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Do You Have ‘Pandemic Fatigue’?

by Ngozi Osuagwu, MD | August 9th, 2020

Do You Have ‘Pandemic Fatigue’?

My daughter has been working from my home since April. She was supposed to work in New Jersey but due to the pandemic, that was placed on hold. She usually travels for the summer, but that has also been placed on hold. She told me that she needed a change of scenery. She was getting tired of staying home 24 hours, 7 days a week. She was going to take a road trip with a friend to visit another friend. I told her if she traveled, she would have to quarantine for 14 days before coming back to the house. She promised me that she would be safe and that I was being over dramatic. She told me when she returned, she would quarantine in the house. She would stay in one location. I told her that she would need to find a hotel before she came home and it would be for 14 days. She could not understand why I would not let her quarantine in the house. I could tell that she was frustrated. I could tell that she was suffering from “pandemic fatigue”. I told her that we cannot let up. We have to be diligent. The reason why we are having an increase in COVID 19 is that some people have stopped following the rules. They are tired. She ended up not traveling and I am thankful that she was willing to listen.

‘Pandemic fatigue’ is real and affects people differently. People are tired of being cooped up. People are tired of being careful. People are tired of being scared. People just want COVID 19 to end but it will not end until everyone follows the rules – face masks, social distancing, avoiding large crowds, going out when it is essential and washing hands.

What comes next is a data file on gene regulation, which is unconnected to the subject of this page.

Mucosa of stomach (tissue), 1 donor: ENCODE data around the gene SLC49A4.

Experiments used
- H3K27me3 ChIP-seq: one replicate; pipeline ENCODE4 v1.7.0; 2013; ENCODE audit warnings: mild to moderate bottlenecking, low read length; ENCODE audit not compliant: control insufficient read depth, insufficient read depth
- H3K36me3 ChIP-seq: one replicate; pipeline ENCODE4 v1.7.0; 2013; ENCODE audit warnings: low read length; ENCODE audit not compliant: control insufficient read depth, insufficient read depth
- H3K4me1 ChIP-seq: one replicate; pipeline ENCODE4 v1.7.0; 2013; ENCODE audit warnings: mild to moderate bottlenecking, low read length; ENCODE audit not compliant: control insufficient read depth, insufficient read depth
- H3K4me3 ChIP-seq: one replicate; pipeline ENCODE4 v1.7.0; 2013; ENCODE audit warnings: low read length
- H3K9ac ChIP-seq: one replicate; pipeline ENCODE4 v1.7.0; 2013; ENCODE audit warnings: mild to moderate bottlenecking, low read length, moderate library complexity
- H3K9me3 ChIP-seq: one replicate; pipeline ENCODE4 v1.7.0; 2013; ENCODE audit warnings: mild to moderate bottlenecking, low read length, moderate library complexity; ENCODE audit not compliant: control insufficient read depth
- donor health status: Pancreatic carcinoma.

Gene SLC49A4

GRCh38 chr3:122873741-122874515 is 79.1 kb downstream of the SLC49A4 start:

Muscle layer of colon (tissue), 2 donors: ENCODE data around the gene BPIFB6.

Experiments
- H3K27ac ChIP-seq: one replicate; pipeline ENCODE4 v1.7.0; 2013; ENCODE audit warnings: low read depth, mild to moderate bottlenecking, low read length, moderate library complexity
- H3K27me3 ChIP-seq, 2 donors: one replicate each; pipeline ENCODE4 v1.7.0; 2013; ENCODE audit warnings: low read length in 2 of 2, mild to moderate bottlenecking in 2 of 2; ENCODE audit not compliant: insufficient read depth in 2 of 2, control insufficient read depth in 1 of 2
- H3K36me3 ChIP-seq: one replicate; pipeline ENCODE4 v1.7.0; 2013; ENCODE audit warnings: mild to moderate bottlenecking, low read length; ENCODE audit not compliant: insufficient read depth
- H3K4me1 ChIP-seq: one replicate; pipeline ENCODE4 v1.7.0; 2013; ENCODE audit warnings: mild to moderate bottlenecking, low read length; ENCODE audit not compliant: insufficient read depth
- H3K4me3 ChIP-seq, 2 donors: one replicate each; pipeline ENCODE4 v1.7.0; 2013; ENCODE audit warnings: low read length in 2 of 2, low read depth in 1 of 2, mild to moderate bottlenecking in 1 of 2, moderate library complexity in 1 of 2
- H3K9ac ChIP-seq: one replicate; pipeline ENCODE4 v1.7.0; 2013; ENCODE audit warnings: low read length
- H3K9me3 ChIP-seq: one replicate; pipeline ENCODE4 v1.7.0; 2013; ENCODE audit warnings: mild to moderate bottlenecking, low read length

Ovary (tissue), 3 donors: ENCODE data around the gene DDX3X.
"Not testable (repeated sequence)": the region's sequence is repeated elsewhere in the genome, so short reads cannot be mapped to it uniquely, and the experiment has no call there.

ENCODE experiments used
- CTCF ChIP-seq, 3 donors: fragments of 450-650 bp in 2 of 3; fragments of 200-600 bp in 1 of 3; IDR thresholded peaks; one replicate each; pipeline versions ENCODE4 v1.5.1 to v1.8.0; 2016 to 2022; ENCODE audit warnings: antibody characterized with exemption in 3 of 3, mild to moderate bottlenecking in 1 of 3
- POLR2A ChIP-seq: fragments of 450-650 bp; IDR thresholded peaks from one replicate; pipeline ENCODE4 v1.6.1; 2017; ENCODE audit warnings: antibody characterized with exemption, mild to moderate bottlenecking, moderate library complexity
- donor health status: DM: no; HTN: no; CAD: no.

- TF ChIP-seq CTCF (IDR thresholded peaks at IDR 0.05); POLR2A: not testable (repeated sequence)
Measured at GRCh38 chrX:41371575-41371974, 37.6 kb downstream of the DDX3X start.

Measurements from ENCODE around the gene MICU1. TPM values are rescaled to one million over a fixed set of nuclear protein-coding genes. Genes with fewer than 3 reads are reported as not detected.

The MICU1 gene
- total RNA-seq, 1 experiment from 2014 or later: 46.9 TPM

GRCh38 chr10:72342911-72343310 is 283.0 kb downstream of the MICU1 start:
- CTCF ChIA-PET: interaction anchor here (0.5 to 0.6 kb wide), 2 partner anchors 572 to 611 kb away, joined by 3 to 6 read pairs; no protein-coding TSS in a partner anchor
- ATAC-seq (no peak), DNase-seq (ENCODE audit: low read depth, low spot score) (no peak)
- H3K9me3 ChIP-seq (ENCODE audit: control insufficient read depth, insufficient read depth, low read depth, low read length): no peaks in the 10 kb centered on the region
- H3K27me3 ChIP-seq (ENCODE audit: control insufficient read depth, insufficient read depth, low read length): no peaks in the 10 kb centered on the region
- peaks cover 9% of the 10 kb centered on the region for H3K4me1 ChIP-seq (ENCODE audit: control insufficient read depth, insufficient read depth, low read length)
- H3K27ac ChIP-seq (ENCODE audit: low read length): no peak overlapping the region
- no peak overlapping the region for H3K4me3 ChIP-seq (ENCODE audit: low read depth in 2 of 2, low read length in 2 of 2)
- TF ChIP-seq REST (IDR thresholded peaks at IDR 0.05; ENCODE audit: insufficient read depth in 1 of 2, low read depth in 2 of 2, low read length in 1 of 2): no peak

What can be done to help with ‘pandemic fatigue’?  The Centers for Diseases Control and Prevention (CDC) provided a public service announcement titled Be Kind to Your Mind – Tips to cope with stress during COVID-19.

  • PAUSE. Breathe. Notice how you feel.
  • TAKE BREAKS from COVID-19 content.
  • MAKE TIME to sleep and exercise.
  • REACH OUT and stay connected.
  • SEEK HELP if overwhelmed.

Here are my thoughts:

 PAUSE. Breathe. Notice how you feel. – We should not feel guilty or ashamed of being tired of COVID-19. It is okay to be upset that it has messed up our plans for the summer and probably for the rest of the year. No one predicted COVID-19. No one knows when it will end.  This is our reality. After we acknowledge our feelings, take time to pause and breathe. Breathing is a powerful medicine. By breathing, we are forced to slow down. This is where meditation is useful.

TAKE BREAKS from COVID-19 content – We are all suffering from information overload. Put the smart devices away even for 10 minutes.  Let go of FOMO (fear of missing out). You can skip the news for a day. It will be okay. Get away from social media.

MAKE TIME to sleep and exercise – Exercise produces the happy hormones in our bodies. It can be simple as walking or dancing to a favorite music. Sleep is important for good health and to maintain your weight. Spend time being mindful of the food that you eat. Use this as an opportunity to cook at home. Get the family involved. Establish a routine.

REACH OUT and stay connected – Remember social distancing does not mean social isolation. Go through your contact list and start to reconnect. Hearing the voice of a loved one is much better than reading the updates on social media. Connect with devices that allow you to see an individual.  

SEEK HELP if overwhelmed – Even with the above, it can be hard. You are not alone. PLEASE, PLEASE, PLEASE seek help. Below are the resources.

National Alliance on Mental Illness (NAMI)

 Mental Health America

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The book discusses common gynecological and women’s health issues in a series of witty and entertaining letters. These letters, all educational, offer suggestions on what approaches to take in tackling the medical problems that typically bring women to an ob/gynecologist. The letters are spiced with art, a poem and quotes. Although its emphasis is on gynecology and women’s health, it touches on some other medical issues that make women visit their doctors.

The second half of the book briefly discusses the most common gynecological conditions and also provides an overview of sexually transmitted infections. A list of annotated websites dealing with the different topics in the book is provided for the reader who wants to pursue each subject in depth.




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